Temple of Understanding celebrating our 61st Anniversary in 2021
More ECO JUSTICE FOR ALL interviews from ChangeMakers around the world on the climate emergency produced by the Temple of Understanding.
Jim Antal is a denominational leader, climate activist, author and public theologian. He serves as Special Advisor on Climate Justice to the General Minister and President of the United Church of Christ. Antal’s book, CLIMATE CHURCH, CLIMATE WORLD, was featured on Earth Day in the Chicago Tribune (2018) and in Christian Century Magazine (2019). From 2006-2018, Antal led the 350 UCC churches in Massachusetts as their Conference Minister and President. Antal is a graduate of Princeton University, Andover Newton Theological School, and Yale Divinity School, which recently honored him with the William Sloane Coffin Award for Peace and Justice. In 2019 Antal was honored as recipient of the UCC’s social justice prophet award. An environmental activist from the first Earth Day in 1970, Antal wrote and championed three groundbreaking national UCC resolutions: in 2013 the UCC became the first national body to vote to divest from fossil fuel companies; in 2017 the national UCC Synod voted to declare a new moral era in opposition to President Trump’s withdrawal from the Paris Climate Accord; in 2019, the UCC national Synod became the first Christian denomination to endorse the Green New Deal
Astrid Caldas is a senior climate scientist with the Climate & Energy program at the Union of Concerned Scientists. Her research focuses on climate change adaptation with practical policy implications for ecosystems, the economy, and society. She also works on policy related to climate change, natural resources management, conservation planning, socio-environmental synthesis, and climate communication.
Before joining UCS, Dr. Caldas was a Science & Technology Policy Fellow at the American Association for the Advancement of Science, a climate change and wildlife science fellow at the nonprofit conservation group Defenders of Wildlife, and a research scientist at the University of Maryland. Dr. Caldas has advised or consulted on projects with organizations including the Smithsonian Institution and the National Socio-Environmental Synthesis Center. She has a lifelong passion for butterflies and moths, which she has studied for many years.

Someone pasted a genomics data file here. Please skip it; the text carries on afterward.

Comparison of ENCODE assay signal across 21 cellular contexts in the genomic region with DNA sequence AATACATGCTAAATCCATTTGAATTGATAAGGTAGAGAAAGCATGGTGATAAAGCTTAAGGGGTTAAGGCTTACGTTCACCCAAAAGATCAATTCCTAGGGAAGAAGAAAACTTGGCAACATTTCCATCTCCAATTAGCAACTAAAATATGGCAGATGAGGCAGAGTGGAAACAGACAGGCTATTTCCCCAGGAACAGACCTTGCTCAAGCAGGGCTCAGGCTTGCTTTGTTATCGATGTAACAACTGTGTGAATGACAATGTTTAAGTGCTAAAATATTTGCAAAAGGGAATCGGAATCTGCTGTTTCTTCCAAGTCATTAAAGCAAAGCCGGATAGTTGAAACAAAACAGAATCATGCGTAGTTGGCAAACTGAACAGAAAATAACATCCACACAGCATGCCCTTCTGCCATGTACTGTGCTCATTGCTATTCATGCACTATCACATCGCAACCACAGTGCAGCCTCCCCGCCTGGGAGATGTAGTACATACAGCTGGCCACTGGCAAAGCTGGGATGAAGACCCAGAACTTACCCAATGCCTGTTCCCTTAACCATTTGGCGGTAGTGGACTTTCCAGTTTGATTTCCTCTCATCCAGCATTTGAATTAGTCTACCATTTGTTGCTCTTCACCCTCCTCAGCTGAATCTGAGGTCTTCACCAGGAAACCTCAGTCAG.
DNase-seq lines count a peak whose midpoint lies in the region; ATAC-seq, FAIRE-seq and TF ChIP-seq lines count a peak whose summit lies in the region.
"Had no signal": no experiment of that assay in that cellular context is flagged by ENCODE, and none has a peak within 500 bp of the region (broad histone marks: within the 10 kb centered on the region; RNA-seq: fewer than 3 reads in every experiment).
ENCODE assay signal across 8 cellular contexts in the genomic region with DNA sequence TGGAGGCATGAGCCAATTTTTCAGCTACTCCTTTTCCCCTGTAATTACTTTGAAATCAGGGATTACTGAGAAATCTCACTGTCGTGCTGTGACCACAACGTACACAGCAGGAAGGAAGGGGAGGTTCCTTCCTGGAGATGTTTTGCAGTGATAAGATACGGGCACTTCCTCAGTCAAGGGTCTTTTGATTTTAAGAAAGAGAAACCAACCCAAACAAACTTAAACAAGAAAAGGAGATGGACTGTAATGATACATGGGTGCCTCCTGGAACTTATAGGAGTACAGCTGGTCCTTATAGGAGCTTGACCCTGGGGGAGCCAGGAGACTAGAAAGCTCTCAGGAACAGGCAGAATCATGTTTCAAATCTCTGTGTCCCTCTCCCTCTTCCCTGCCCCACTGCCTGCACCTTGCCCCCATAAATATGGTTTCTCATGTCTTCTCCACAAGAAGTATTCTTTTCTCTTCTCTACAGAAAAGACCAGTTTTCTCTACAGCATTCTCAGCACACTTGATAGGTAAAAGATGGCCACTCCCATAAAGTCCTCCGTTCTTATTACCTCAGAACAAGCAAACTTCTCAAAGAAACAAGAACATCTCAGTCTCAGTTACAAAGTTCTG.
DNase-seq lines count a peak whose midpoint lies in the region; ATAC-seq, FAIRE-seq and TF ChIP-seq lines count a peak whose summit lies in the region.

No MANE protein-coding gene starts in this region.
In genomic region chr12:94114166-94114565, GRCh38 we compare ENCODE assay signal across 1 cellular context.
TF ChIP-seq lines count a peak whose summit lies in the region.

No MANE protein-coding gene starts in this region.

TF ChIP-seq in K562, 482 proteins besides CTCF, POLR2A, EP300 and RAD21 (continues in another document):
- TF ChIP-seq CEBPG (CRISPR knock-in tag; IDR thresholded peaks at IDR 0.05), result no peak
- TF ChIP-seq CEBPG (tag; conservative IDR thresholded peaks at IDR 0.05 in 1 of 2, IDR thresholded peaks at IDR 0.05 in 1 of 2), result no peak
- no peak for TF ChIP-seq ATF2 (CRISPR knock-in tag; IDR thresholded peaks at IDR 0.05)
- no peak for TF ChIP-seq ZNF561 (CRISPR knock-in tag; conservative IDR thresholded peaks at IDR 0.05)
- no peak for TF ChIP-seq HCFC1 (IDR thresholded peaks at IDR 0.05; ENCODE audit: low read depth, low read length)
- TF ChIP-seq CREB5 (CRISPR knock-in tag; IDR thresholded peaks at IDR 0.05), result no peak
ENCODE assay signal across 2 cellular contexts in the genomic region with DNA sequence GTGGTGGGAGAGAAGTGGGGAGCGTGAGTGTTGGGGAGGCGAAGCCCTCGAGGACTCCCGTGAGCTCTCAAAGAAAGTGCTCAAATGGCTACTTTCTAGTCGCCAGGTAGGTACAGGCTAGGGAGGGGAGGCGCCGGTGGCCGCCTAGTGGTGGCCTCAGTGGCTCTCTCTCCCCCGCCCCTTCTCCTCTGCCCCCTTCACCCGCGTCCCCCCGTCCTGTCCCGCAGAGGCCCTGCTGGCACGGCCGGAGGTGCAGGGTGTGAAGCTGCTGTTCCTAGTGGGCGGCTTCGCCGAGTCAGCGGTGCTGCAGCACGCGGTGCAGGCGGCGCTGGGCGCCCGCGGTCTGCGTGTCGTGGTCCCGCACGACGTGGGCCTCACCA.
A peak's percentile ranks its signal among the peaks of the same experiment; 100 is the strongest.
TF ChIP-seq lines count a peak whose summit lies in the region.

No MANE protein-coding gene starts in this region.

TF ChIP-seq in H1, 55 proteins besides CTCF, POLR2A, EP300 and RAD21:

Dr. Caldas holds a Ph.D. in ecology from the Universidade Estadual de Campinas in the state of São Paulo, Brazil. In addition to a M.S. in entomology from the Universidade Federal do Paraná, Brazil, she earned an M.S. in environmental management from the University of Maryland University College.
She blogs for The Huffington Post and has been quoted widely, including in The Wall Street Journal, The Washington Post, Huffington Post, Christian Science Monitor, Daily Press, Time Science, and Mashable, and has appeared on numerous NPR stations, TRT World, CBS, NBC, Fox, Univisión, and Telemundo.
Dr. Kimmerer is a mother, plant ecologist, writer and SUNY Distinguished Teaching Professor at the SUNY College of Environmental Science and Forestry in Syracuse, New York. She serves as the founding Director of the Center for Native Peoples and the Environment whose mission is to create programs which draw on the wisdom of both indigenous and scientific knowledge for our shared goals of sustainability. Her research interests include the role of traditional ecological knowledge in ecological restoration and the ecology of mosses. In collaboration with tribal partners, she and her students have an active research program in the ecology and restoration of plants of cultural significance to Native people. She is active in efforts to broaden access to environmental science education for Native students, and to create new models for integration of indigenous philosophy and scientific tools on behalf of land and culture. She is engaged in programs which introduce the benefits of traditional ecological knowledge to the scientific community, in a way that respects and protects indigenous knowledge.